The value of Canada’s non-bank residential mortgages skyrocketed by more than 10 times in the period 2007-2018, according to Statistics Canada data released last week — a much more rapid increase than residential property values.
The data suggest that more and more residential mortgage consumers have been turning away from the big banks and credit unions to take up the options offered by alternative lenders.
Statistics Canada found that the value of all non-bank mortgage loans ballooned by 924.2 per cent in the 11-year period of the study. In that same period, the composite benchmark home price in Canada increased 81.8 per cent from $337,900 in January 2007 to $614,400 in December 2018, according to the Canadian Real Estate Association.
Non-bank mortgage lending can largely be split into two categories — mortgage finance corporations (MFCs) and mortgage investment corporations (MICs). MFCs include monoline lenders that specialize in mortgages, but are regulated in exactly the same way as bank mortgages, while MICs include private mortgage lenders that are not subject to the same regulations, and tend to offer uninsured, shorter-term, interest-only loans at higher rates.
According to an analysis of Statistics Canada’s data by housing blog Better Dwelling, the MFC market has exploded, turning from a small industry into a huge one since 2007, with assets increasing 7,606 per cent in that time.
The MIC market, which is a smaller segment that includes private mortgage lenders, saw assets more than triple during the same period, said Statistics Canada.
So why has the value of Canadian non-bank mortgages risen so much faster than the value of Canadian homes during that time?
Taylor Little, CEO of private lender Neighbourhood Holdings, told Glacier Media that a steady string of tightening in the mortgage regulatory system was largely the cause of the increase in non-bank lending, especially in the private lending space.
He said, “Coming out of the financial crisis, we start to see mortgage rules change and tightening. Starting around 2010, we really see more aggressive changes, ending in the  stress test, which is the big one. For example, in 2010, they increased the minimum down payment for an uninsured mortgage to 10 per cent. And then in 2011 the maximum amortization period was shortened from 35 years to 30, and then again later to 25 years. So you can start to see the gradual tightening in mortgage policy.”
Little said that these tighter rules caused many borrowers to turn to private lenders for short-term loans to enable them to buy their homes while they got their affairs in order, prior to taking out a long-term regulated mortgage. He added that the increase in the gig economy, with borrowers’ fluctuating incomes coming from different and variable sources, has also boosted the private lending space (more on that here).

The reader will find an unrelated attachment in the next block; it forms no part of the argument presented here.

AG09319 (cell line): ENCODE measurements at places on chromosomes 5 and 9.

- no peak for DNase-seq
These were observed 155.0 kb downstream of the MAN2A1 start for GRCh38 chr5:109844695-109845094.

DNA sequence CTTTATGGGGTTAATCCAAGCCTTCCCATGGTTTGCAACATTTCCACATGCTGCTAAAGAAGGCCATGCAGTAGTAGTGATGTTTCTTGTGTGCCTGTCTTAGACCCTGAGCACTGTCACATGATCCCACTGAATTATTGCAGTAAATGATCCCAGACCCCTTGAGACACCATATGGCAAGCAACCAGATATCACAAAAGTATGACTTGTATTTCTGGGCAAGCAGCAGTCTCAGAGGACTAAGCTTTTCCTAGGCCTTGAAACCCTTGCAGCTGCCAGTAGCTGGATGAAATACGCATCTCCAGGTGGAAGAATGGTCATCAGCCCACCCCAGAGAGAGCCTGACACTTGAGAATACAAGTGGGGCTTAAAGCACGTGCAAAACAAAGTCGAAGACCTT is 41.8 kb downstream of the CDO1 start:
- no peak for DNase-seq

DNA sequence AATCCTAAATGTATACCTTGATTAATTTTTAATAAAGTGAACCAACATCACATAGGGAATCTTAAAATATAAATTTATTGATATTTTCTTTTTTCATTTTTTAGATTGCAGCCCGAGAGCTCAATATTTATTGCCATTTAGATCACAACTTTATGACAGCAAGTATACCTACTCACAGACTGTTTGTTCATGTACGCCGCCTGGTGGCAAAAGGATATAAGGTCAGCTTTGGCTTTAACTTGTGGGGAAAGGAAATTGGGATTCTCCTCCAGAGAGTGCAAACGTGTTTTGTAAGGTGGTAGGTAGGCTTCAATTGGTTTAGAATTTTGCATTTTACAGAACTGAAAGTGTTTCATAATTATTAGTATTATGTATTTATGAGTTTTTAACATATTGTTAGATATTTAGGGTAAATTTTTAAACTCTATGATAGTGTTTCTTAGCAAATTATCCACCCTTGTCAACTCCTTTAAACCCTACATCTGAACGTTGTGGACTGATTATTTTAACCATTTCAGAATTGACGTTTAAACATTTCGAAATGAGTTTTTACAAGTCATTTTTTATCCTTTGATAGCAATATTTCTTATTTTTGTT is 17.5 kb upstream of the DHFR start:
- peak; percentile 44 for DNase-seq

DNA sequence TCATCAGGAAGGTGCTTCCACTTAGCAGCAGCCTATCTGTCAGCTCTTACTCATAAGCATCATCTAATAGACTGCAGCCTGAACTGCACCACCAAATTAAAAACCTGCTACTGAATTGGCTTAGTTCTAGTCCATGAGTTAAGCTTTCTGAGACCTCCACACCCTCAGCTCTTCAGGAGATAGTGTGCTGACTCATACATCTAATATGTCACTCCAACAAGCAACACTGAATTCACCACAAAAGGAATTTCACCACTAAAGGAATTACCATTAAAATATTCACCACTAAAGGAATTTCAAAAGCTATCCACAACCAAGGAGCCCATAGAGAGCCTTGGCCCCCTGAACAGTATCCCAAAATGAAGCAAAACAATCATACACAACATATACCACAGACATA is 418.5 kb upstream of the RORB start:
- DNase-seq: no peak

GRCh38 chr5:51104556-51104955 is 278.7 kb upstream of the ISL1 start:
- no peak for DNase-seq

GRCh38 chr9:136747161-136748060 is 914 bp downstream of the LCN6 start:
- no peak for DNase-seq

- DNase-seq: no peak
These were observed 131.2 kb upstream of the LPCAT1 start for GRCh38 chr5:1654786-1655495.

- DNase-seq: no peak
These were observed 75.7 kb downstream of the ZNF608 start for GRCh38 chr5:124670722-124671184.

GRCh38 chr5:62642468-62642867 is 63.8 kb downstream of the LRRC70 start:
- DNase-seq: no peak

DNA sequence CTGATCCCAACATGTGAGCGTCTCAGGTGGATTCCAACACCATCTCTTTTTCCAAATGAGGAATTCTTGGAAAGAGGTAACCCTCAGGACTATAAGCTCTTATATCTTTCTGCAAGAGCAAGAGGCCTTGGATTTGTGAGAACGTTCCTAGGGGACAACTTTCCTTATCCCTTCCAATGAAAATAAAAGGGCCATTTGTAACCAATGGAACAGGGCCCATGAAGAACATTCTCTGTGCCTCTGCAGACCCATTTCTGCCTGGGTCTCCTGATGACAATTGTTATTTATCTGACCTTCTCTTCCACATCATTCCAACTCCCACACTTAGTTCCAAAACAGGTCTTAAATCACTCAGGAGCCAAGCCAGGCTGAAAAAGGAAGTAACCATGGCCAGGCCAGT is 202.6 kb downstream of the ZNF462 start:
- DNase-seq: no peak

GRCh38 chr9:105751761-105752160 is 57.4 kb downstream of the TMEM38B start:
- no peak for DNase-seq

All of this, combined with the near-doubling in Canadian benchmark home prices over the same time, has caused the private lending sector to boom, said Little. “What you’re seeing as a general trajectory is a lot of change in this marketplace during this period,” he added.
Alisa Aragon, mortgage broker with Dominion Lending Centres Mountain View, told Glacier Media that the larger market of monoline lenders has exploded in recent years for the same reasons. The tightening of regulations, culminating in the mortgage stress test in January 2018, combined with the erosion of housing affordability for many buyers, has created huge opportunity in the mortgage market for more competition against the big banks and credit unions.
She said, “Monoline lenders offer mortgages that are regulated in the same way as banks, but they specialize in providing mortgages only, they don’t offer savings accounts or credit cards. They are able to offer competitive interest rates, and often with better terms, such as lower pre-payment penalties.”
Aragon added that another key factor in this sector’s increase is the growth in consumer use of mortgage brokers, who have access to all the possible borrowing options for their clients, including monoline and private lenders. She said consumers who do not use mortgage brokers tend to focus on the big banks and are less aware of all their options, but the recent increased use of mortgage brokers, along with the explosion in online research tools, has opened up all the lending alternatives to the average consumer.